Wednesday, December 08, 2010

Finding USPS Blue Mailbox Famous, TTAB Sustains 2(d) and 2(a) Opposition

The fame of the United States Postal Service's blue collection box design mark carried the USPS to victory in this Section 2(d) and 2(a) opposition. The Board found Applicant's mark (shown immediately below) for key return services and related goods, likely to cause confusion with the USPS mark and like to create a false association with the USPS. United States Postal Service v. Lost Key Rewards, Inc., 102 USPQ2d 1595 ( TTAB 2010) [not precedential].

Section 2(d): The USPS proved that it has used its collections boxes in the shape of the two registered marks shown below since about 1894, and since 1971 the boxes have been colored blue. There are some 180,000 collection boxes across the country.

The USPS extensively advertises and promotes its goods and services, with the blue collection box featured prominently. The Board found that the particular color blue "is as equally a prominent indicator of USPS origin as is the shape of the box alone."

The USPS also licenses the mark for a wide range of goods and services, including two licensees who use the blue box in connection with lost key services.

Applicant admitted the validity of the USPS mark and its awareness thereof. Its services will use USPS delivery services and mailboxes.

The Board concluded that the record "establishes without question that the USPS collection box, i.e., its shape and blue color, is 'famous' as that term is used in Trademark Law."

The broad exposure of the general public to the USPS collection boxes in the noted shape and color, as well as the representation of the collection boxes on stamps, in movies and other media have rendered the collection box in the noted shape and color a ubiquitous symbol of the USPS.

Moreover, the Board noted, as the fame of a mark increases, a lesser degree of similarity is necessary to show likely confusion.

Applicant's mark includes a collection box that is "substantially similar [to the USPS design] in certain key elements, namely, that it stands on legs, that it has a curved top, and that it is blue." The Board deemed the blue collection box in the applied-for mark to be at least equally prominent as the word portion, and it concluded that Applicant's marks is "sufficiently similar in at least appearance, connotation and commercial impression" to the USPS mark that, if used on similar or related goods/services, confusion is likely.

As to Applicant's goods and services, the Board observed that the services are identical to key return services rendered by the USPS's licensees. Applicant's goods are necessary and significant aspects of its services, and would be the same for the services of USPS's licensees. And so the Board concluded that the goods and services are sufficiently related to USPS's services that confusion is likely.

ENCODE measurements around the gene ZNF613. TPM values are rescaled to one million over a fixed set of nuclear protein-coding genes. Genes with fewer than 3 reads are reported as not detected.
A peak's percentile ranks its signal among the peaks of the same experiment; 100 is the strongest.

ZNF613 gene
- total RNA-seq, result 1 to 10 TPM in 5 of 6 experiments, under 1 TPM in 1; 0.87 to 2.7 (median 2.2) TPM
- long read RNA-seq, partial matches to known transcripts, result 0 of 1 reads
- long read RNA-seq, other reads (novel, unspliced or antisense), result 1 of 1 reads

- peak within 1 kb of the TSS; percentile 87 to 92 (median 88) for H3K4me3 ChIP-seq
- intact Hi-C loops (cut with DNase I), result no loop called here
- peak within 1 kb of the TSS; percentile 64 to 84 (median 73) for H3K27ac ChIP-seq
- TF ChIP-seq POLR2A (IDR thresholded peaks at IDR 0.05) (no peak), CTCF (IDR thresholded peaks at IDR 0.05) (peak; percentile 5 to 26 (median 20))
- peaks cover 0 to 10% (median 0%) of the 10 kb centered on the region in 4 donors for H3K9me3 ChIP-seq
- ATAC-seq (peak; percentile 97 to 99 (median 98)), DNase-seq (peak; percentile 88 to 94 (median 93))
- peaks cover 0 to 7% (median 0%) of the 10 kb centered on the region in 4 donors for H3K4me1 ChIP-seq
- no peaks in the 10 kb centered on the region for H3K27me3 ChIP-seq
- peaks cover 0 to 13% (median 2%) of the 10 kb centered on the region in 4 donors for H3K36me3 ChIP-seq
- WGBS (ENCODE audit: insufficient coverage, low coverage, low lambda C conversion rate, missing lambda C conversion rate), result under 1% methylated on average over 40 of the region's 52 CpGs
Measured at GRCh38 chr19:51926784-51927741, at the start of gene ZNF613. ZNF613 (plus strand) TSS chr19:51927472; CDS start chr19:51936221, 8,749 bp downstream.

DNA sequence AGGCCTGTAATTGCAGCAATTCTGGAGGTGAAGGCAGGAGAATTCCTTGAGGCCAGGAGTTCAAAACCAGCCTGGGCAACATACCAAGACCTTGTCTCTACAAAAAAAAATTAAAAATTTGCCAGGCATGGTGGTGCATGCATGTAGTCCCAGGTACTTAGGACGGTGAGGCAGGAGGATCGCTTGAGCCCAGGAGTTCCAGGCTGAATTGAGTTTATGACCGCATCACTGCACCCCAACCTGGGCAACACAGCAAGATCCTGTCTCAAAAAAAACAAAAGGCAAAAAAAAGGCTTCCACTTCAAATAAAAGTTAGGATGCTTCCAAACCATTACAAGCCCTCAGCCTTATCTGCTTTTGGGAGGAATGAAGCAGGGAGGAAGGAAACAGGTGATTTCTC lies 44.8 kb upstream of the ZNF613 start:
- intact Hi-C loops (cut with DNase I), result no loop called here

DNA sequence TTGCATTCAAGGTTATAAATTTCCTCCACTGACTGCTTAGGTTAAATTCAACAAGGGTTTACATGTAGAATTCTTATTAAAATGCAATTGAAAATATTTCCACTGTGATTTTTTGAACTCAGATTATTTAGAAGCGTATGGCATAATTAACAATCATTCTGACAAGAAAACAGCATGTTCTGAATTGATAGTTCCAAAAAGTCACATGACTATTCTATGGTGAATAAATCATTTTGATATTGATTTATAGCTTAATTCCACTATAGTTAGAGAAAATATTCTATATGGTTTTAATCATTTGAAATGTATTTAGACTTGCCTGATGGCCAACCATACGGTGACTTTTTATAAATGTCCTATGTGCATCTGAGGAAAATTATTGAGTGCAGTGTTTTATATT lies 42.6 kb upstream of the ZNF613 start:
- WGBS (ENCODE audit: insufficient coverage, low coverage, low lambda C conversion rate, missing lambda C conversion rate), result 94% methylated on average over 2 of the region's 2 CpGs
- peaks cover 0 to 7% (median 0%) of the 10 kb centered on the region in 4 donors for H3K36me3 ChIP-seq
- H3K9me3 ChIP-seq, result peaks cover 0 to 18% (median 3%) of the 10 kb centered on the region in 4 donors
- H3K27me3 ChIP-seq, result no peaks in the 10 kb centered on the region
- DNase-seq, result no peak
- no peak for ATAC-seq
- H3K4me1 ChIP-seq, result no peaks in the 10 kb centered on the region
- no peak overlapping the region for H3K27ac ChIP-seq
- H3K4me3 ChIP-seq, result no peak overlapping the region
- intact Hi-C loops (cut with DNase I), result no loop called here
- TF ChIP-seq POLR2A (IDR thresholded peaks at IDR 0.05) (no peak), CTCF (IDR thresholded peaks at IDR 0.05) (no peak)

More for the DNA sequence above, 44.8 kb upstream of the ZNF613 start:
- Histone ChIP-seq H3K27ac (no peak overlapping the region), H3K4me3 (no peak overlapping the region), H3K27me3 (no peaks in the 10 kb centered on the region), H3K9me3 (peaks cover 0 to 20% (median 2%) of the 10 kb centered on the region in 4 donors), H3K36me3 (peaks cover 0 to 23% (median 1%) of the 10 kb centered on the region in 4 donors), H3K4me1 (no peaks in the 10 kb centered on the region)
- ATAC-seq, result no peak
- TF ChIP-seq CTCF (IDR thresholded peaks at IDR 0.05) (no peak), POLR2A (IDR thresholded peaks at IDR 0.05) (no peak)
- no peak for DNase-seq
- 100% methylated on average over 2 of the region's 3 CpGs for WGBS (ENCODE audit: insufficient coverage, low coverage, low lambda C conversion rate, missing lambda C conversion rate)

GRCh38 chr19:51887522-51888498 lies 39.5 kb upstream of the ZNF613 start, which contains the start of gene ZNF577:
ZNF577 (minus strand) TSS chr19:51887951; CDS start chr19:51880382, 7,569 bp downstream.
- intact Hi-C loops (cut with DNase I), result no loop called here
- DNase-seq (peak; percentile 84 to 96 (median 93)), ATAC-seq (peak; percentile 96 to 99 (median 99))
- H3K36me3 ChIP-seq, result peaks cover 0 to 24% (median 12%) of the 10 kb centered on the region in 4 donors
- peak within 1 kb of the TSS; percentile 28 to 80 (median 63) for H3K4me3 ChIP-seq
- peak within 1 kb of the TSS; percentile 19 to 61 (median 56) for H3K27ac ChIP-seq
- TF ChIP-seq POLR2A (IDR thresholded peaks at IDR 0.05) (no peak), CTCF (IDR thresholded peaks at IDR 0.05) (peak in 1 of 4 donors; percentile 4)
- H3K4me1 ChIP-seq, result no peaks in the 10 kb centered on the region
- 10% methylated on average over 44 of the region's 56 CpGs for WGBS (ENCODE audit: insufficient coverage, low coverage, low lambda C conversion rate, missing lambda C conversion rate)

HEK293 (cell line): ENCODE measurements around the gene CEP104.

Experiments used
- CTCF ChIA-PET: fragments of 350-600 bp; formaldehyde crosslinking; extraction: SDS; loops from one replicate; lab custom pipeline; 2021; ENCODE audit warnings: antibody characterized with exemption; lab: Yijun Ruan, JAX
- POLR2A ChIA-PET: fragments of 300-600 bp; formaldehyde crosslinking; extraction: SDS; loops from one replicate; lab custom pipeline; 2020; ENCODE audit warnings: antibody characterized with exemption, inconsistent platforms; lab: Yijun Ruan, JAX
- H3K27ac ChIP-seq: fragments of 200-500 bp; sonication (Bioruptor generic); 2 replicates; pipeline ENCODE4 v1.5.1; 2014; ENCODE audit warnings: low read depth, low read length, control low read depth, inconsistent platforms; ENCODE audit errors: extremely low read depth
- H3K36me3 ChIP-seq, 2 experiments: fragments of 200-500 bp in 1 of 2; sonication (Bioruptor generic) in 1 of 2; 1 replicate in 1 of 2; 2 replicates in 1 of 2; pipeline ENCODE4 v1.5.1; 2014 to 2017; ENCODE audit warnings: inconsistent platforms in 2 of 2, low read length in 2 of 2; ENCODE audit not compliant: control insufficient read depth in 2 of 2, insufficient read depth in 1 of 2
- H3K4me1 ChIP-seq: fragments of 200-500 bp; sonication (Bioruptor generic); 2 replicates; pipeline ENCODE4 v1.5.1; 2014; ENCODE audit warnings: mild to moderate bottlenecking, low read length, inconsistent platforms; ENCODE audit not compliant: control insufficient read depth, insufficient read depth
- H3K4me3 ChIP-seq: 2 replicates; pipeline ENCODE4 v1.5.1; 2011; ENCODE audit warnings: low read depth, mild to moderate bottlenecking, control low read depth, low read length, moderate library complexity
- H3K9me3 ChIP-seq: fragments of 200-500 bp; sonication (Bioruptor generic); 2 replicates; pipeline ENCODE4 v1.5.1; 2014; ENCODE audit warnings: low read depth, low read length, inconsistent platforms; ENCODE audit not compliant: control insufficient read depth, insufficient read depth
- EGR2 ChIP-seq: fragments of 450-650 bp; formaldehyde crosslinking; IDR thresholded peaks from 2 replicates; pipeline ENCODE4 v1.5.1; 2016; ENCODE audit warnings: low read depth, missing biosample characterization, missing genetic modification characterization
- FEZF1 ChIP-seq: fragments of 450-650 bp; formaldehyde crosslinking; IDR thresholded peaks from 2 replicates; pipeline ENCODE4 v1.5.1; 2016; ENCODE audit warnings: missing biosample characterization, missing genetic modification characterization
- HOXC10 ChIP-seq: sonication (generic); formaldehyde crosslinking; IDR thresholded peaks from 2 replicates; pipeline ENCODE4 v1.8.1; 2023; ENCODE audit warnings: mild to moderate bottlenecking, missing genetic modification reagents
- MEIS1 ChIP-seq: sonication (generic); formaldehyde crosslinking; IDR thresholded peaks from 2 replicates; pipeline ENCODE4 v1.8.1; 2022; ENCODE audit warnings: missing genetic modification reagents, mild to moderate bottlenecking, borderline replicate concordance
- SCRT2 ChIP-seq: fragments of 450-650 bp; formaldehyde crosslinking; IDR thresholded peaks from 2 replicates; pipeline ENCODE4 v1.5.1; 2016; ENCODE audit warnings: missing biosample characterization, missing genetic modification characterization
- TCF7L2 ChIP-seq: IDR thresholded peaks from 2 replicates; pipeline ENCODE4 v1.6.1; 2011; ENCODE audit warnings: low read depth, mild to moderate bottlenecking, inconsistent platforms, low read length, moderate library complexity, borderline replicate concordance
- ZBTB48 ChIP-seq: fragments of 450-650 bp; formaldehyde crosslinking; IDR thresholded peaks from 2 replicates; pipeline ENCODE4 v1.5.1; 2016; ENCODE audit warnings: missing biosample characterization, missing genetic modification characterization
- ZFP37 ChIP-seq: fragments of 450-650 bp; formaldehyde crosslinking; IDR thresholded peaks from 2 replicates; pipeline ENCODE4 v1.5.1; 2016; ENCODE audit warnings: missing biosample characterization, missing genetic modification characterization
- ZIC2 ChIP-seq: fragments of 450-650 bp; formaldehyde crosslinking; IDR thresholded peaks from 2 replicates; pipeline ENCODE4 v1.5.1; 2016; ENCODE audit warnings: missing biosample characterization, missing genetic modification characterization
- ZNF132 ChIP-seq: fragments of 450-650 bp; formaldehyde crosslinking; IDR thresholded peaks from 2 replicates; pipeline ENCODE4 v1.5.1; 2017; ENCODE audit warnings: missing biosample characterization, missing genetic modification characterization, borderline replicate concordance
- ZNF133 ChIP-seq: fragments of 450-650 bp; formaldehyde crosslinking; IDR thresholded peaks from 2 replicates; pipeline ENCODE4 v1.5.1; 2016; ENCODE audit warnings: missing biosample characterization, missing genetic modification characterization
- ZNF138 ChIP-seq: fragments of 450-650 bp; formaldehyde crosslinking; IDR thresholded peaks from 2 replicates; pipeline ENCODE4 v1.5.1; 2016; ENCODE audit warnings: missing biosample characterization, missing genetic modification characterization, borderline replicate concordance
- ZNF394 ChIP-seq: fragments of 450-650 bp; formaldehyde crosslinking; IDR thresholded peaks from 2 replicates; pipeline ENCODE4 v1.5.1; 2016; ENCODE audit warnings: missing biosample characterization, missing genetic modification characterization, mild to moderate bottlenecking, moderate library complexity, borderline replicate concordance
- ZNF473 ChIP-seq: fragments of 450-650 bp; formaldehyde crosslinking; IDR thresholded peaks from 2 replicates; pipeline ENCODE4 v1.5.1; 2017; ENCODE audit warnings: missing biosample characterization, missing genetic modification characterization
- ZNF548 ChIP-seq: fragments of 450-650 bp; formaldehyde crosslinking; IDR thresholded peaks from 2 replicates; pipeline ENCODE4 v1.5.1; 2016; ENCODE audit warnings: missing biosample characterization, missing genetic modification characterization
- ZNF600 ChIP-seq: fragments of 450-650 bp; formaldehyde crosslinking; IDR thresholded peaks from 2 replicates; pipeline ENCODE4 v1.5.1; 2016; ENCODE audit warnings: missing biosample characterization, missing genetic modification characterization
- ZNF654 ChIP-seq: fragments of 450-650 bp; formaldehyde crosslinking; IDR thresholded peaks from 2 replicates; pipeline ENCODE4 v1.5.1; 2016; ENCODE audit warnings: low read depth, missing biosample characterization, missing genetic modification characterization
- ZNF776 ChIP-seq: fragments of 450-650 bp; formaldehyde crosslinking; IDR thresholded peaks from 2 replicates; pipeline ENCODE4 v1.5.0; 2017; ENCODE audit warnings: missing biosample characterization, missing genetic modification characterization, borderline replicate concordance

Section 2(a): There was no question that the USPS is an institution within the meaning of Section 2(a). Moreover, the round-top mailbox design "is a famous mark and a symbol that is ubiquitous and uniquely indicative of the USPS."

The Board ruled that Applicant's mark is a "close approximation of the identity of the USPS."

Because the evidence of record shows that competing private delivery services use collection box designs that are different in shape and color from the USPS collection box and from each other, applicant’s use in its mark of a collection box substantially similar to the USPS collection box points uniquely and unmistakably to the USPS.

In view of the fame of the USPS mark and Applicant's use of the blue collection box in its mark, consumers will be led to presume that applicant is connected with or authorized by the USPS.

And so the Board concluded that Applicant's mark falsely suggests a connection with the USPS in violation of Section 2(a).

TTABlog comment: I guess this Applicant should have sought a license, huh? Basically, it lost this key decision without any reward.

Text Copyright John L. Welch 2010.


At 10:53 AM, Anonymous Alex said...

I'm curious - couldn't the applicant have argued a "fair use" defense? I know the use was commercial but arguably not that substantial. The applicant probably only intended to show that keys should be returned by U.S. Mail and it's not like there is any other mail service available here in the U.S.

At 12:47 PM, Anonymous Anonymous said...

This decision seems to obliterate the 2(a) requirement that the defendant's mark be the same or a close approximation of the plaintiff's previously used name or identity. When has the USPS been known as its blue mailbox design?

At 9:35 PM, Blogger Unknown said...

Replying to Alex's comment: If and only if the blue mailbox the only way to communicate the idea "mail service"-- and it certainly isn't the case.


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